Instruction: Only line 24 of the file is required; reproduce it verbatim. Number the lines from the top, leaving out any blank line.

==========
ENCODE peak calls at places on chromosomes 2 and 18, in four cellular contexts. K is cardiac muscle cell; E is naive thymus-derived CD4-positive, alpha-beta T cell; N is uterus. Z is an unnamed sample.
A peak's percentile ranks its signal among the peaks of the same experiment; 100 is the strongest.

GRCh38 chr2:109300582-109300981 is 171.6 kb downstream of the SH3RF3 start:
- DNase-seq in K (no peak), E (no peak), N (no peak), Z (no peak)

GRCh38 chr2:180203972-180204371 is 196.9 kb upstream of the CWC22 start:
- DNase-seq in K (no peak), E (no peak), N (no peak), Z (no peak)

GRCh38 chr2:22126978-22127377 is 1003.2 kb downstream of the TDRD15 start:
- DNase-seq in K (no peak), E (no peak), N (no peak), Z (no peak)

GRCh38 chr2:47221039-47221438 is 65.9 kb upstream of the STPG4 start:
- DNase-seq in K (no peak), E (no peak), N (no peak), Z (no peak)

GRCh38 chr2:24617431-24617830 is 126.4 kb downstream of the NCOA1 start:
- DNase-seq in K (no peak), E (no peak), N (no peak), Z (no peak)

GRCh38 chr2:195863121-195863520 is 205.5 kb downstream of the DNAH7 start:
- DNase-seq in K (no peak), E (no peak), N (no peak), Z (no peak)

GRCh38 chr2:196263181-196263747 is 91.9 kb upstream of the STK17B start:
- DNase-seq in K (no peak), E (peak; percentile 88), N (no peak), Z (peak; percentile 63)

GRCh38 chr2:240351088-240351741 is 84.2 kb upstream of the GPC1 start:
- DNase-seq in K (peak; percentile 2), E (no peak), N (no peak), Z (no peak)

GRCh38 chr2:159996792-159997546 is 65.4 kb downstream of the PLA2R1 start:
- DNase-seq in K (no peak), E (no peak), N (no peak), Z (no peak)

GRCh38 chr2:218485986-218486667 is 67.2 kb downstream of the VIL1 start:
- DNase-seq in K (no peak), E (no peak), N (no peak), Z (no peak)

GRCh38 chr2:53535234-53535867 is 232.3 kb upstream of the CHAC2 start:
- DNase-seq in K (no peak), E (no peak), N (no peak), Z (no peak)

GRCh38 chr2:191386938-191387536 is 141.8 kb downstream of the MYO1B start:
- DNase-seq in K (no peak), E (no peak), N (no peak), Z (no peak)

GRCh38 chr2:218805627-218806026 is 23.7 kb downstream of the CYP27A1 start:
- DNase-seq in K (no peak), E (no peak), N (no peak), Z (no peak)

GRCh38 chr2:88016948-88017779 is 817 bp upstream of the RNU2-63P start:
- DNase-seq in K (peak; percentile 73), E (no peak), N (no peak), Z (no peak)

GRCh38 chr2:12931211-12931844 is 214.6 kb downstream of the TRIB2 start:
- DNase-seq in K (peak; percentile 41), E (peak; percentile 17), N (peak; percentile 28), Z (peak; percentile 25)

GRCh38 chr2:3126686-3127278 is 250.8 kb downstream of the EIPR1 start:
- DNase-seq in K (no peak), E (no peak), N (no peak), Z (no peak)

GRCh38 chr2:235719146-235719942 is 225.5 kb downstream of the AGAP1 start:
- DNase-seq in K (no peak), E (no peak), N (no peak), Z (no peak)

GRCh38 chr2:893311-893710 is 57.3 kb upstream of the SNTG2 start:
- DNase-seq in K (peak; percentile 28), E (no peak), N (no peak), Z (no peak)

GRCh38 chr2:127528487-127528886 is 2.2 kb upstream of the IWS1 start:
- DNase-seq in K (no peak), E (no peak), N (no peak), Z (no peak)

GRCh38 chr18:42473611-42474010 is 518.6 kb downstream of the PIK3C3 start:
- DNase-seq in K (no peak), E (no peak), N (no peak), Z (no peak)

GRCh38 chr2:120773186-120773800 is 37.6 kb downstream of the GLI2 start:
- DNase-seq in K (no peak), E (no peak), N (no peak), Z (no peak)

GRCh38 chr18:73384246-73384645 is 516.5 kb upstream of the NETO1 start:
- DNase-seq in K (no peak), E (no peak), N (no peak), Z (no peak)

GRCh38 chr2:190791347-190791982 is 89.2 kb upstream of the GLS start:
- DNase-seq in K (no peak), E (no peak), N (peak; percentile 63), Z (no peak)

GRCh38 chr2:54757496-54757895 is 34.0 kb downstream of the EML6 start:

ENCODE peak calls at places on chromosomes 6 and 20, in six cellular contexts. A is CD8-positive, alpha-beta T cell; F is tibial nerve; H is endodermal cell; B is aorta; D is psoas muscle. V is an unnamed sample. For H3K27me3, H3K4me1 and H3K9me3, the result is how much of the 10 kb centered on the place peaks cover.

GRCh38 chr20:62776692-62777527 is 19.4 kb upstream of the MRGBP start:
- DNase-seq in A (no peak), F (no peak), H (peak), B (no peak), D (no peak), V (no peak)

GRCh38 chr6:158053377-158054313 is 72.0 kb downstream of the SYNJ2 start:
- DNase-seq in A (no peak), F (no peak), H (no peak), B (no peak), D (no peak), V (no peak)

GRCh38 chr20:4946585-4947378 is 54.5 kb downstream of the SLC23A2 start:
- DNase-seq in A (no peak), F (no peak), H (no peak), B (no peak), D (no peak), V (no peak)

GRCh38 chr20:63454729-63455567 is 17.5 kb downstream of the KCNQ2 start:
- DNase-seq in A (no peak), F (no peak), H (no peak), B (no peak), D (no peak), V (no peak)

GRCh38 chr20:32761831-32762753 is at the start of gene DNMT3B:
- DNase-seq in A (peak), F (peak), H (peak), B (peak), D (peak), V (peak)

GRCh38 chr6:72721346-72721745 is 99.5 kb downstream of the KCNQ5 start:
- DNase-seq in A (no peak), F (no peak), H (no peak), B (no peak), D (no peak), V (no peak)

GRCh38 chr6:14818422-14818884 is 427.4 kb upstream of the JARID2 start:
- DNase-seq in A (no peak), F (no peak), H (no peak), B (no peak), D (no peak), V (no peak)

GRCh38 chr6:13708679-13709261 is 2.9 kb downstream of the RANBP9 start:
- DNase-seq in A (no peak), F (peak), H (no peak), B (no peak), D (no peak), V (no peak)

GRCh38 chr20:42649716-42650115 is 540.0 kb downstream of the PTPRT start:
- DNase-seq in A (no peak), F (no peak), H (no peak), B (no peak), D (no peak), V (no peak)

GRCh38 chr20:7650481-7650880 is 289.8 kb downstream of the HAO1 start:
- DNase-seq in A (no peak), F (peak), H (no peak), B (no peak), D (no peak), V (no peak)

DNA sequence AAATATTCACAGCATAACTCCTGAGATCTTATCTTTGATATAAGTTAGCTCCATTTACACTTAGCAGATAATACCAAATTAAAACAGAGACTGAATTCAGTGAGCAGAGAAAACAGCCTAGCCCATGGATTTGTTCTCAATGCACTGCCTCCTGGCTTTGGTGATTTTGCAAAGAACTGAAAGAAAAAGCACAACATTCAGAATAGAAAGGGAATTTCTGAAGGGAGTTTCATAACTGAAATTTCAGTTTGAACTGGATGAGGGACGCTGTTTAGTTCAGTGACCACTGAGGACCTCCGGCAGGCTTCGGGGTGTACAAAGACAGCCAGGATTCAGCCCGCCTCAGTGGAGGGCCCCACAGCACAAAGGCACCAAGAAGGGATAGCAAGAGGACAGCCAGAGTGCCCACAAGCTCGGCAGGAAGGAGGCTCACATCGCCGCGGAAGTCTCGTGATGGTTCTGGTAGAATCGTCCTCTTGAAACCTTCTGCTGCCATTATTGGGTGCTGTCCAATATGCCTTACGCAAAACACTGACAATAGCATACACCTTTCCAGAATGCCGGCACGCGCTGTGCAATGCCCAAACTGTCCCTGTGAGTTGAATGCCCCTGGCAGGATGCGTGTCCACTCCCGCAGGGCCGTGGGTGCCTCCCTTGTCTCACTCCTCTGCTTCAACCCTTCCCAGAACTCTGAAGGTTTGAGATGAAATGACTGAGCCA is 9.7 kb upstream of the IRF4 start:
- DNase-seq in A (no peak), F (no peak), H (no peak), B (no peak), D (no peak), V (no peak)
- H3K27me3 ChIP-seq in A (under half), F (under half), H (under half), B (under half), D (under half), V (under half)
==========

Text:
- DNase-seq in K (no peak), E (no peak), N (no peak), Z (no peak)